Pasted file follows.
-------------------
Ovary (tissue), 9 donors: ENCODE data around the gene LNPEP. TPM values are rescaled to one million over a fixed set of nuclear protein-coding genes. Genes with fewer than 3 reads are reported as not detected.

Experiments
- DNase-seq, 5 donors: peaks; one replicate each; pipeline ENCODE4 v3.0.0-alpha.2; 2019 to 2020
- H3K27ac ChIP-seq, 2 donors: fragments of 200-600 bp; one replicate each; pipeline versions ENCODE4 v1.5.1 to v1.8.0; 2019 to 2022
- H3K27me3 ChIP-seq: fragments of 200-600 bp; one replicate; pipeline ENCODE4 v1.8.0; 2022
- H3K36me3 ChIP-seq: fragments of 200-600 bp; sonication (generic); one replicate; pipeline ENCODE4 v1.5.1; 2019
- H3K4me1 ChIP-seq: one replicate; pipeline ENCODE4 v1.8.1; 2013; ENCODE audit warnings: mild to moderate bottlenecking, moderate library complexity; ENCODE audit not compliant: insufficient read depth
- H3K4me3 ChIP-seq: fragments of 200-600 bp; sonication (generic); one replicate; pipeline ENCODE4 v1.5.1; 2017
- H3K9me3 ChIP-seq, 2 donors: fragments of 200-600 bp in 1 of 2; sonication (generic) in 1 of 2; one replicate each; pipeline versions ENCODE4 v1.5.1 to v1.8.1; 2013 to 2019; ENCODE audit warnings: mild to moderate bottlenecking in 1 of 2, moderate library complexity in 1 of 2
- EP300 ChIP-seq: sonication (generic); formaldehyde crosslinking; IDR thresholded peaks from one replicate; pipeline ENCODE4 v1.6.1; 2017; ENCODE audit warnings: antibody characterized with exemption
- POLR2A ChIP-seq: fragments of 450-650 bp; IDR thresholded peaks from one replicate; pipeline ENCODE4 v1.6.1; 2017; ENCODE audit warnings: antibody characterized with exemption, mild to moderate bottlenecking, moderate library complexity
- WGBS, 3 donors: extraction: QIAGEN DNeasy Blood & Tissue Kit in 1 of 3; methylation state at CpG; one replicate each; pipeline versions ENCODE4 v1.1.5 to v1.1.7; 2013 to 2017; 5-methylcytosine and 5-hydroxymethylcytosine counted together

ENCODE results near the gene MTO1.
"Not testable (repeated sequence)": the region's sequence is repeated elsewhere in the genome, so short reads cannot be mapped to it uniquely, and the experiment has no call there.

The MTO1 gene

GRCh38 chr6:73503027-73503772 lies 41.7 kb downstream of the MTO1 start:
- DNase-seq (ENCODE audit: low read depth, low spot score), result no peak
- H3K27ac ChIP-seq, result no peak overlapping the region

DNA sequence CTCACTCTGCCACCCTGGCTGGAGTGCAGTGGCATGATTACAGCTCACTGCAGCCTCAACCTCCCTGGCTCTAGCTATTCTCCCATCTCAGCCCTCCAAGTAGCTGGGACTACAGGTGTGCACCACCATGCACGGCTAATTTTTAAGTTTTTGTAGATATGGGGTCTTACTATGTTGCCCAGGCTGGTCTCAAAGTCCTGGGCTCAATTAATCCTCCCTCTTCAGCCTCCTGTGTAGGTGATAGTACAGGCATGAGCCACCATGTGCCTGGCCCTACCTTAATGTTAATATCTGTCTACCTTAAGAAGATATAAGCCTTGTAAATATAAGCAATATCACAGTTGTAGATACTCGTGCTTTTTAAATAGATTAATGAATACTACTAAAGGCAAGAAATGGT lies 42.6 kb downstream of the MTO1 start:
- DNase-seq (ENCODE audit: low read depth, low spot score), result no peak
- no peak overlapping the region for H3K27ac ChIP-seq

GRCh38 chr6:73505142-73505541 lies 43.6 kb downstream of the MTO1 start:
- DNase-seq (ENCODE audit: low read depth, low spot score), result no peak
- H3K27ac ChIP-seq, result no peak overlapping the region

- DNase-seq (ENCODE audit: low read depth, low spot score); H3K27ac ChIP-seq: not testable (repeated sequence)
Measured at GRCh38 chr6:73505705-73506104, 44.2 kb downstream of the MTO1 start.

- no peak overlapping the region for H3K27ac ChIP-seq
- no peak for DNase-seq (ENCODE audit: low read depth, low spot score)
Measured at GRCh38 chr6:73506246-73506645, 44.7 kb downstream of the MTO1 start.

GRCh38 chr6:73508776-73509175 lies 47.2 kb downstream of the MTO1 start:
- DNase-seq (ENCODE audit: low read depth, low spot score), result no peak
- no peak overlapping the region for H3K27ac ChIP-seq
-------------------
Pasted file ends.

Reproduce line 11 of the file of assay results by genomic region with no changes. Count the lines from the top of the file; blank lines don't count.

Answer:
- POLR2A ChIP-seq: fragments of 450-650 bp; IDR thresholded peaks from one replicate; pipeline ENCODE4 v1.6.1; 2017; ENCODE audit warnings: antibody characterized with exemption, mild to moderate bottlenecking, moderate library complexity